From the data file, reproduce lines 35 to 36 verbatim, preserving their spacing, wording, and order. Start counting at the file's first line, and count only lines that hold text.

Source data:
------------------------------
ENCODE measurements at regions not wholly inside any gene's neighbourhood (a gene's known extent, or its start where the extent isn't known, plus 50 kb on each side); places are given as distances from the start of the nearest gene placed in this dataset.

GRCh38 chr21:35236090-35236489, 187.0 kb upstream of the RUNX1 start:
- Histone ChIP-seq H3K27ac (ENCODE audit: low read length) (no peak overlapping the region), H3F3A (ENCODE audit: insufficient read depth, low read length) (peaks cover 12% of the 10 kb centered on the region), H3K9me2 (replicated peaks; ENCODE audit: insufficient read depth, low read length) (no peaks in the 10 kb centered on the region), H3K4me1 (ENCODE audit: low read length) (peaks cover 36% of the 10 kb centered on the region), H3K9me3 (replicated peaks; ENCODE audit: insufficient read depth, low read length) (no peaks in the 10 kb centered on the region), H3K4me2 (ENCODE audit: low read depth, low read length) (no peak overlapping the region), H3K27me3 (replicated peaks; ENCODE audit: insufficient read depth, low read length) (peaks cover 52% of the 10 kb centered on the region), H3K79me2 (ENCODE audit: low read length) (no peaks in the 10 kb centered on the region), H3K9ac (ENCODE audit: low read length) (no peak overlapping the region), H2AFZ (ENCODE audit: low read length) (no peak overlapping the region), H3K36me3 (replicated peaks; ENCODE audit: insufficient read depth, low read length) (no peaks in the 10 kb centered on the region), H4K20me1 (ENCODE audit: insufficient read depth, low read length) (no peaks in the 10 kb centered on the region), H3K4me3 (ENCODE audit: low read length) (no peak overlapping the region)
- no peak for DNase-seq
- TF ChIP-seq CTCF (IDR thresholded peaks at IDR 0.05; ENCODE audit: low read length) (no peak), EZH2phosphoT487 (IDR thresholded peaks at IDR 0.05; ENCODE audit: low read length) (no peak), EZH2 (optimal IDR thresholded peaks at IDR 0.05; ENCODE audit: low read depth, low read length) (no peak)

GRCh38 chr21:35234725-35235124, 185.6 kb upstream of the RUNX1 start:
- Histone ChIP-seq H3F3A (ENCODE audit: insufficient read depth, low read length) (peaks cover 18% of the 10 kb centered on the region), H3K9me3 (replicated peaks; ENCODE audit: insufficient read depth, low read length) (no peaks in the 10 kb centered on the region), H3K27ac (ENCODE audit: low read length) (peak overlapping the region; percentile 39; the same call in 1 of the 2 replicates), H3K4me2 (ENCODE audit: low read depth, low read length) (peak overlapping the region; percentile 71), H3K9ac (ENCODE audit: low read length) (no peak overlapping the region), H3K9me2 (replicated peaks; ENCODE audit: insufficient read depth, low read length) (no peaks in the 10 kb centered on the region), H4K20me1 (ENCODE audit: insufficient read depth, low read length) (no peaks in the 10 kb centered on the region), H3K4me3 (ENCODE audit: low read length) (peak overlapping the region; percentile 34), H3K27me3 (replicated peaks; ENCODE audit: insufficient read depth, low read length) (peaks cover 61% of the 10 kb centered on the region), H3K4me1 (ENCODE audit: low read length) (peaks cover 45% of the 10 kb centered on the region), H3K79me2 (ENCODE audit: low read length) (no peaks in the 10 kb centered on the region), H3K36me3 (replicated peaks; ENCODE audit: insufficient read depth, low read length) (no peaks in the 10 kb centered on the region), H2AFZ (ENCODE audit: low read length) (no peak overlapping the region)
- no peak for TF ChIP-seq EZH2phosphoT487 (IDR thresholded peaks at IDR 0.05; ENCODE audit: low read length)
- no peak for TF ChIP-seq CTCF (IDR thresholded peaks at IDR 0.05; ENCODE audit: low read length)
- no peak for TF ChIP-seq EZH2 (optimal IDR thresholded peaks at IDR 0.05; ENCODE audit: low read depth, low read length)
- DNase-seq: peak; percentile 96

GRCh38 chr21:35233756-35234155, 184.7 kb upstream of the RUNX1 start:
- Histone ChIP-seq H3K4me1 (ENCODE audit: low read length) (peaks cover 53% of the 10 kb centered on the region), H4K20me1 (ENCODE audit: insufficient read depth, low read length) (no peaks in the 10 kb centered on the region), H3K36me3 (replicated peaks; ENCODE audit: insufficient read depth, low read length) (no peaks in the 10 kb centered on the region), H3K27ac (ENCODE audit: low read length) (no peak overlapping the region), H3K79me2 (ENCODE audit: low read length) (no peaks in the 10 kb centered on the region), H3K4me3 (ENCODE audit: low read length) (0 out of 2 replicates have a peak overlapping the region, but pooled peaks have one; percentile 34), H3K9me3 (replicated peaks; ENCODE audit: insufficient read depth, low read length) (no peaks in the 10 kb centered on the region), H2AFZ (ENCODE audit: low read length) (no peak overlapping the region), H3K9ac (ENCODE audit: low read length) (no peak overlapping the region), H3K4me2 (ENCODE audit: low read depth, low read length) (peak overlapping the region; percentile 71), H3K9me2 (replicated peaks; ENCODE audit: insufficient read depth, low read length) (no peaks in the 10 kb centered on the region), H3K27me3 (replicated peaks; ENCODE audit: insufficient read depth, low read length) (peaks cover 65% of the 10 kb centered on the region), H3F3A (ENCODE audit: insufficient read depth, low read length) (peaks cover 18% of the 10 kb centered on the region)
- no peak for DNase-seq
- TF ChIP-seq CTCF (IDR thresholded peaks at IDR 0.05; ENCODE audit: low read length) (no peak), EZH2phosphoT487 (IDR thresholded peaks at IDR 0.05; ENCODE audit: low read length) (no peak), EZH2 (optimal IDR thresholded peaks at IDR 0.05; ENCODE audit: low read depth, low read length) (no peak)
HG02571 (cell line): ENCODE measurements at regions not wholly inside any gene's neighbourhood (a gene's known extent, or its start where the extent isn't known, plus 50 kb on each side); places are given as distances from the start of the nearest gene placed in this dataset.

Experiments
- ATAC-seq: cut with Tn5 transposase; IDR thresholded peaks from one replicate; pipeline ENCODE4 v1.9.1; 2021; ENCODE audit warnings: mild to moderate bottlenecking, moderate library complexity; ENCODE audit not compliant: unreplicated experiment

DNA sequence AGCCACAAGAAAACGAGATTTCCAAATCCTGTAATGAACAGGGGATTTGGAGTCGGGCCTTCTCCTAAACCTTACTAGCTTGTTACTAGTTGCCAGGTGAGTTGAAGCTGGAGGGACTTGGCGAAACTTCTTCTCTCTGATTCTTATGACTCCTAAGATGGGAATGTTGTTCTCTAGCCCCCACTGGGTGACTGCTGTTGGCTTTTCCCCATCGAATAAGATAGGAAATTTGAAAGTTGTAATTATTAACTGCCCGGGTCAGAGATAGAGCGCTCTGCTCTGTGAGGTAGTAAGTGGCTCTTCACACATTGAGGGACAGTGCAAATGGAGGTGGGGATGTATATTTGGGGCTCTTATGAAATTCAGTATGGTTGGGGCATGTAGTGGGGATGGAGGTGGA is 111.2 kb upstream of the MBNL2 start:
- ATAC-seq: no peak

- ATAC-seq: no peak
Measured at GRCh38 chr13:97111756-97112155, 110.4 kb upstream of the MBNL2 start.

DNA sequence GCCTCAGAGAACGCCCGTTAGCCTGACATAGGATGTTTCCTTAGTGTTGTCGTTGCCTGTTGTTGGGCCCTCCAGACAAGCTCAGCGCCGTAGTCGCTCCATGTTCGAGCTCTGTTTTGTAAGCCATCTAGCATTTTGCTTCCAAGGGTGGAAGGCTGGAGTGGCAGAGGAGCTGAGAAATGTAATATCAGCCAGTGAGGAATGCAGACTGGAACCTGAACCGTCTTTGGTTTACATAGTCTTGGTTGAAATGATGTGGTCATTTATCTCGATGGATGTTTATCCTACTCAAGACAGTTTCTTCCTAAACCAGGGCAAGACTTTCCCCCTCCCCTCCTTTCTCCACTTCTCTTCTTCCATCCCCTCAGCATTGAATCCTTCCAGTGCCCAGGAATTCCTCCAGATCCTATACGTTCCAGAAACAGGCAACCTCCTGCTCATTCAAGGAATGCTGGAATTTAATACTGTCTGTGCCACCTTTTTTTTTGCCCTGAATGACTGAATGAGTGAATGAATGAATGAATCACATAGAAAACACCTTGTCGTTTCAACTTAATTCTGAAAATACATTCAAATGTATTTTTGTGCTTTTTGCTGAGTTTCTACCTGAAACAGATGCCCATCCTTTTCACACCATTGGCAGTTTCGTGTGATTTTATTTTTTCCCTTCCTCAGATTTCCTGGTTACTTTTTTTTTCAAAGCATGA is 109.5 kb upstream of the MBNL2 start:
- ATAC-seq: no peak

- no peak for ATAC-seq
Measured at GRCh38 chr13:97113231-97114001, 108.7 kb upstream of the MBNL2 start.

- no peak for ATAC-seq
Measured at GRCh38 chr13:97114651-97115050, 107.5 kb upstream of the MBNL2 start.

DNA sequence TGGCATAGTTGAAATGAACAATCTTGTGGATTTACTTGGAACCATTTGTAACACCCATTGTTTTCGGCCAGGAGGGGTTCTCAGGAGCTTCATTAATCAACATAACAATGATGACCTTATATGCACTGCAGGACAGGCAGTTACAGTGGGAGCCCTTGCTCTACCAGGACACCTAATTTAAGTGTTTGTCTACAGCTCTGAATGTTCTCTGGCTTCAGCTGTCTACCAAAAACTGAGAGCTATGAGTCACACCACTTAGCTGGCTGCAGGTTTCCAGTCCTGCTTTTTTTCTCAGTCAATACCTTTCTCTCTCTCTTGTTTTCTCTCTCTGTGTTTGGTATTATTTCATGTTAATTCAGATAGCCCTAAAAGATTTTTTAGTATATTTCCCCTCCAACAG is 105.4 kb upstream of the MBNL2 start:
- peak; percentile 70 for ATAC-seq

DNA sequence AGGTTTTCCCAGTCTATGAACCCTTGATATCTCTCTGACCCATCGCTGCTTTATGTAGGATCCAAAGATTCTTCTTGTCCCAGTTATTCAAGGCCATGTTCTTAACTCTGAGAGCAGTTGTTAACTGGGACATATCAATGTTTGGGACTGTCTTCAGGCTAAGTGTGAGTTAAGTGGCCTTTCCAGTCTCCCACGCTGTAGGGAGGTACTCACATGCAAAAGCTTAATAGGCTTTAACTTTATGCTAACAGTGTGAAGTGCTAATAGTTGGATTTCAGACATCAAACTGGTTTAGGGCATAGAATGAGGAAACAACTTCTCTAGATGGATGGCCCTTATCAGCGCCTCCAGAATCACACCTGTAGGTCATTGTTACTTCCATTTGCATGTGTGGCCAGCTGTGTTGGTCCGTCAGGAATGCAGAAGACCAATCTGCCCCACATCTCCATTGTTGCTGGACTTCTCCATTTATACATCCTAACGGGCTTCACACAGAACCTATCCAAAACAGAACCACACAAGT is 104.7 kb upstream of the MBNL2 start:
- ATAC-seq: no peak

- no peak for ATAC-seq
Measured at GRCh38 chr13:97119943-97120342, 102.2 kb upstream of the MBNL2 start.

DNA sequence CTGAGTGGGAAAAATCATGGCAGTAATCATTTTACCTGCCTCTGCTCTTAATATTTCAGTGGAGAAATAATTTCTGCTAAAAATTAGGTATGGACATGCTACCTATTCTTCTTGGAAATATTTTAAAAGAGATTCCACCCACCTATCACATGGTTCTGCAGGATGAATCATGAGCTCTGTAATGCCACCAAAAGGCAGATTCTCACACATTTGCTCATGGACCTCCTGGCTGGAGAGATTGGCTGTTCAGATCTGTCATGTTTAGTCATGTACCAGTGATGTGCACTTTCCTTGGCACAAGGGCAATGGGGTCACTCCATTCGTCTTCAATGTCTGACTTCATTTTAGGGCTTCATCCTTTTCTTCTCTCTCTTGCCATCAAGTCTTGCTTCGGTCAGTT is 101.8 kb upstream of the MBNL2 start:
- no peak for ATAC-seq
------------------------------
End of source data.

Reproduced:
DNA sequence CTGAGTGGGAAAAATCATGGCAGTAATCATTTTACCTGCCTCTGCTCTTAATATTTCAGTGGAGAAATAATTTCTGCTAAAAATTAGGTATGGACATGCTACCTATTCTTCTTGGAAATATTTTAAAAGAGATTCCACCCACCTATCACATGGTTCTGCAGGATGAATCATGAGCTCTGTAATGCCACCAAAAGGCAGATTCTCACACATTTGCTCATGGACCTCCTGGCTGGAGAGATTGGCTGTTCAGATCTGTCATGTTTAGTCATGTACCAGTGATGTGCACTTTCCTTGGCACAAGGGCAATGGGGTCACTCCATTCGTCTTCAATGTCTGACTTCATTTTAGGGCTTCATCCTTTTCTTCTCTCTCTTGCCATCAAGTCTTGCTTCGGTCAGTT is 101.8 kb upstream of the MBNL2 start:
- no peak for ATAC-seq